“The first year we hosted a foreign exchange student from Taiwan, his mom was scared he would just be fed junk food,” said Moorpark resident Cheryl De Bari-Schaible.
The cultural exchange desire as well as the opportunity to clarify preconceived notions about America is what has motivated some families like the Schaibles to host foreign exchange students during the summer.
This year, about 35 to 40 families from Moorpark are participating in the educational homestay program, one of many programs of Education First (EF) International.
While the educational homstay is only a month long, some of EF’s other programs including the au pair and academic degrees programs are up to a year long.
Just like most local families, the Schaibles heard about a need for host families through the school network. “It’s been a very positive experience for our family that’s why we do it year after year,” said the mom of two teens.
To date, the Schaibles have hosted students from Taiwan, Finland, China and then Italy this year.
“We try to pick a student that’s close to our kids’ ages so they can hang out together and be introduced to my kids’ friends,” said De Bari-Schaible.
“The best part is it’s educational for my kids too,” she said. “My 19-year-old daughter Amanda is leaving next month to study in Italy so she gets to practice her Italian on Carla, our exchange student.”
The experience has been so positive and enriching to this family that they’ve also invited Carla to stay with them when they visit Amanda in Bologna this Christmas.
Carla Cambosu, who hails from Sardinia, Italy, also has nothing but good words to say about her homestay experience with the Schaibles, which doesn’t involve junk food.
“They’ve introduced me to good food I’ve never tried before like Chinese, Mexican and sushi,” said the 17-year-old, a first-time visitor to the US. “They include me in everything.”
For Beth Gillis-Smith, the “reward” is getting the chance to visit her students in their home countries.
“As a family, we’ve visited Germany, Norway, Finland and Spain and gotten to know our students’ families really well,” she said. “It’s opened up our eyes to what’s going on around the world.”
According to Gillis-Smith, all of the students her family has hosted are good at keeping in touch, made easier these days by Facebook. “We still get the occasional postcard in the mail or a card on Mothers’ Day,” she said.
Like the Schaibles, the Smiths have two teens and also strive to pick exchange students close to their teens’ ages. “This year, we have Niklas, 15 from Finland, and Noemie, 16 from France,” said Gillis-Smith, whose family has been hosting exchange students for 11 years now.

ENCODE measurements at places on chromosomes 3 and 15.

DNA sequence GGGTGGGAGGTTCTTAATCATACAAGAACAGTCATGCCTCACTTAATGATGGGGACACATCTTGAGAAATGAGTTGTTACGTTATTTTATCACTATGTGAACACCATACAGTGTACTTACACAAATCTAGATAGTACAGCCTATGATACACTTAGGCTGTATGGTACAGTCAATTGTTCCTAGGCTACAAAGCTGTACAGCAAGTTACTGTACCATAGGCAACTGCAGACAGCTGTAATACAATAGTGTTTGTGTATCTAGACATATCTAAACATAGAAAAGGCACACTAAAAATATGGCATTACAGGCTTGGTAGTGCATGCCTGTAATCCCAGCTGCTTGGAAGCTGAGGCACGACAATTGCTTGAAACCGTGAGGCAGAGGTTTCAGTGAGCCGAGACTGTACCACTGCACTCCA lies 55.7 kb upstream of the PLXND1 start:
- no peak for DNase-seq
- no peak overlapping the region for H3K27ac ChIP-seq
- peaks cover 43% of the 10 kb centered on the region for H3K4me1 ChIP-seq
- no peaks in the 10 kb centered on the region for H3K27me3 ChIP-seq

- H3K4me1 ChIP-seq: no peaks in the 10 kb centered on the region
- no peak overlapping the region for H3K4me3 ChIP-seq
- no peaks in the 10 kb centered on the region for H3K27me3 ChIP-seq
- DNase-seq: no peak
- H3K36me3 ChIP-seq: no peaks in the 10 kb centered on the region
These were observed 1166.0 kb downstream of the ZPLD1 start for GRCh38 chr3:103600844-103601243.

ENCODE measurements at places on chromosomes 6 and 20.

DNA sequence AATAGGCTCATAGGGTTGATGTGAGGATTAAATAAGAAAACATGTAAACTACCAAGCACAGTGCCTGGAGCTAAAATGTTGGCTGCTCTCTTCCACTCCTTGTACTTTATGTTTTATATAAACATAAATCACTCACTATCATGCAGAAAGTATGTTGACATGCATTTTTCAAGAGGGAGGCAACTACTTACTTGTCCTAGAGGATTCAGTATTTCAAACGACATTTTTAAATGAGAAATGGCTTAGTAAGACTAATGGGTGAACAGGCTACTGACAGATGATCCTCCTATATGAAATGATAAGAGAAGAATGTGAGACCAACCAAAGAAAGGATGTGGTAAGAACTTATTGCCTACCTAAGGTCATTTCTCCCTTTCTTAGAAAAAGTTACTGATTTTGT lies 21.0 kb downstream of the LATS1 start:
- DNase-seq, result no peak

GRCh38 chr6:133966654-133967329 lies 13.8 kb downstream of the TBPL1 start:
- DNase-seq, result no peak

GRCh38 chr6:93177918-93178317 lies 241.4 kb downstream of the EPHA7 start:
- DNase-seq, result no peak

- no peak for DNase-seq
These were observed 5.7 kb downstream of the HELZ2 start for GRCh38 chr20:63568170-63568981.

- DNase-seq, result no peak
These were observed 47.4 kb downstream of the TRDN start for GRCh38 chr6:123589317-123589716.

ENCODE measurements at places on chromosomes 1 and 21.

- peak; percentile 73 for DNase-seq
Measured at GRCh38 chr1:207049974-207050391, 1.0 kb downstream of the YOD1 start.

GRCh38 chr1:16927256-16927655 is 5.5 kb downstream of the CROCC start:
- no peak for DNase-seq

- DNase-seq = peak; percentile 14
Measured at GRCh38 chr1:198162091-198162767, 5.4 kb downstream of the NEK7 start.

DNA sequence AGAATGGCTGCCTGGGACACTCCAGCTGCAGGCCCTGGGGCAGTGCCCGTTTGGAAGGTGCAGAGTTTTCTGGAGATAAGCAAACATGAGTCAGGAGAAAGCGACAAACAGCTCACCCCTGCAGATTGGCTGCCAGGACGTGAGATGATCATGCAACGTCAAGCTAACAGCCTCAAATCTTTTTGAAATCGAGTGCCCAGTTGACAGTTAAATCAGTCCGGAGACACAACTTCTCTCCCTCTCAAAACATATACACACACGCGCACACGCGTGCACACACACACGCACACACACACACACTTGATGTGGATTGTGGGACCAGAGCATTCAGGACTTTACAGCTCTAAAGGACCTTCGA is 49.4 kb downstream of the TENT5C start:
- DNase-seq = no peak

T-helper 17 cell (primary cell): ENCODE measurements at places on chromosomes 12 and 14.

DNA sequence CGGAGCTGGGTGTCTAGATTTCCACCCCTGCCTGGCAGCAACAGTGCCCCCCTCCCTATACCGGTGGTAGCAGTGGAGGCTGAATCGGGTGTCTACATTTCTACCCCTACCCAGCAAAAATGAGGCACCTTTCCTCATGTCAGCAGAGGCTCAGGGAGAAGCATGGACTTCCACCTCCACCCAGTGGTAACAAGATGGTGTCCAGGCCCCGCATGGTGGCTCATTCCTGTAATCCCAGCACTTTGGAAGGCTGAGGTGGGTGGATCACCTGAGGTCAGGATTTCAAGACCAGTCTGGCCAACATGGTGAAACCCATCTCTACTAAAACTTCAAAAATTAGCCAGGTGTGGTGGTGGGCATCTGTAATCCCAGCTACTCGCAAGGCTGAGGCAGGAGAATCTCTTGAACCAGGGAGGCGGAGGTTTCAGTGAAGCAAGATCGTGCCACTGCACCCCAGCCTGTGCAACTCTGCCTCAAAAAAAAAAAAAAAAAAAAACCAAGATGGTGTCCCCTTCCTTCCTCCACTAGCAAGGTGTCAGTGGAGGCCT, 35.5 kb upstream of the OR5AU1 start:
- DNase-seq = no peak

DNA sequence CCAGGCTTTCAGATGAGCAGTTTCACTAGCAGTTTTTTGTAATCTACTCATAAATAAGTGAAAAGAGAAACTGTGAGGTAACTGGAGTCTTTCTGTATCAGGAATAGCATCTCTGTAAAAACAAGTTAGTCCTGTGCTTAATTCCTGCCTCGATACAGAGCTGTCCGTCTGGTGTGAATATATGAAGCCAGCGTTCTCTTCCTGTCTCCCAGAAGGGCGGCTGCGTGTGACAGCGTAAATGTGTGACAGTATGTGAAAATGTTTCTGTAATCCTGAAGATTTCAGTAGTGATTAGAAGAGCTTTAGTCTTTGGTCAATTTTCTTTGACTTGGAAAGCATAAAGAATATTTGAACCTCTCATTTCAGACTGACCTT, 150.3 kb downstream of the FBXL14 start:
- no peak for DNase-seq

“I learned from my parents, way back in the 60s when they hosted an exchange student,” said the Moorpark resident. “Even after my mom passed, the student still kept in touch with us.”
Aside from American food immersion, the Smiths also took their students to their cabin in the Sierras and to the 3rd of July Fireworks Extravaganza in Moorpark.
“We enjoy sharing our culture, our food and our lives with these kids,” said Gillis-Smith. “It’s not a stretch to let them into our lives.”
The exchange students typically go to a local school site daily for English language and American culture lessons.
“The families drop them off at a designated bus stop and then I chaperone them on the bus,” said Jane Pafundi, a local coordinator of the program for the past six years.
There were 127 teens this year, up from 110 last year, typically within the 13 to 16 age range, said Pafundi.
“This year, they were all from Europe, but in the past, we’ve had students from Taiwan and Indonesia,” she said.
On weekends, the students venture beyond the Conejo Valley, like a recent trip to San Francisco, which Pafundi also chaperoned.
On their last weekend, there’s always a big farewell barbecue party. Pafundi said, “All the students will bring a dish to share, from their home country.”
As the students bid their goodbyes this week, endless parties will be hosted and buckets of tears will be shed. De Bari-Schaible said, “I cry every year.”
Cambosu said, "I'll probably cry too, but I hope to be back soon."
For more information on EF International, click here.
To get more information about hosting foreign exchange students next summer, contact Heather Behrens at 805.766.0861 or firstname.lastname@example.org.